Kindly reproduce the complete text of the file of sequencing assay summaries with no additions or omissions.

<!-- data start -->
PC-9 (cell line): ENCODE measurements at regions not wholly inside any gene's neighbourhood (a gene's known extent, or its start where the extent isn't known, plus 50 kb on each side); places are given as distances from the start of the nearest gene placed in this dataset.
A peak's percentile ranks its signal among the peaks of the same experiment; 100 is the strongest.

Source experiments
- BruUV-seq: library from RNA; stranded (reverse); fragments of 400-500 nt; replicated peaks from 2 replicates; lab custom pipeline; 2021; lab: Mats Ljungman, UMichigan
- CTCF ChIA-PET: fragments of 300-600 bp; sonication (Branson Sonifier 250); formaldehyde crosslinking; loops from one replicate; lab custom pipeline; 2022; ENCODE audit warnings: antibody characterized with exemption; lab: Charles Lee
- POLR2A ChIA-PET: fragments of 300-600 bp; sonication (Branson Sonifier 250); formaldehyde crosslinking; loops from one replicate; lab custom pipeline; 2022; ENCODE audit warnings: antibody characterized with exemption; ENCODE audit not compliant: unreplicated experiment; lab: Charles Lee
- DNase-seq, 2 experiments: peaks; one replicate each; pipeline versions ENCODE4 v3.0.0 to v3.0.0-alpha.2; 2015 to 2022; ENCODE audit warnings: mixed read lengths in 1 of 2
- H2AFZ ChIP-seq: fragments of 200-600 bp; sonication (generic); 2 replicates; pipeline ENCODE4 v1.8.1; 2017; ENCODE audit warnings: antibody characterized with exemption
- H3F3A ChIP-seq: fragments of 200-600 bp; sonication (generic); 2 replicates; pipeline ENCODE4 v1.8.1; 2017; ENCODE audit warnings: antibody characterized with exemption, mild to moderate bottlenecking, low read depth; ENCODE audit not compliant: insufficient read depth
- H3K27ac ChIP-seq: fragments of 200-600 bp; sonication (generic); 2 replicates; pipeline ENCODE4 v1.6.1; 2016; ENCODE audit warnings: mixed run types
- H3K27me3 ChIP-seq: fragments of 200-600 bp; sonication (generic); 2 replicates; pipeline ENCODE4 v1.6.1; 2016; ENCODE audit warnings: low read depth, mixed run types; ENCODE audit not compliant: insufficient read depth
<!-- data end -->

PC-9 (cell line): ENCODE measurements at regions not wholly inside any gene's neighbourhood (a gene's known extent, or its start where the extent isn't known, plus 50 kb on each side); places are given as distances from the start of the nearest gene placed in this dataset.
A peak's percentile ranks its signal among the peaks of the same experiment; 100 is the strongest.

Source experiments
- BruUV-seq: library from RNA; stranded (reverse); fragments of 400-500 nt; replicated peaks from 2 replicates; lab custom pipeline; 2021; lab: Mats Ljungman, UMichigan
- CTCF ChIA-PET: fragments of 300-600 bp; sonication (Branson Sonifier 250); formaldehyde crosslinking; loops from one replicate; lab custom pipeline; 2022; ENCODE audit warnings: antibody characterized with exemption; lab: Charles Lee
- POLR2A ChIA-PET: fragments of 300-600 bp; sonication (Branson Sonifier 250); formaldehyde crosslinking; loops from one replicate; lab custom pipeline; 2022; ENCODE audit warnings: antibody characterized with exemption; ENCODE audit not compliant: unreplicated experiment; lab: Charles Lee
- DNase-seq, 2 experiments: peaks; one replicate each; pipeline versions ENCODE4 v3.0.0 to v3.0.0-alpha.2; 2015 to 2022; ENCODE audit warnings: mixed read lengths in 1 of 2
- H2AFZ ChIP-seq: fragments of 200-600 bp; sonication (generic); 2 replicates; pipeline ENCODE4 v1.8.1; 2017; ENCODE audit warnings: antibody characterized with exemption
- H3F3A ChIP-seq: fragments of 200-600 bp; sonication (generic); 2 replicates; pipeline ENCODE4 v1.8.1; 2017; ENCODE audit warnings: antibody characterized with exemption, mild to moderate bottlenecking, low read depth; ENCODE audit not compliant: insufficient read depth
- H3K27ac ChIP-seq: fragments of 200-600 bp; sonication (generic); 2 replicates; pipeline ENCODE4 v1.6.1; 2016; ENCODE audit warnings: mixed run types
- H3K27me3 ChIP-seq: fragments of 200-600 bp; sonication (generic); 2 replicates; pipeline ENCODE4 v1.6.1; 2016; ENCODE audit warnings: low read depth, mixed run types; ENCODE audit not compliant: insufficient read depth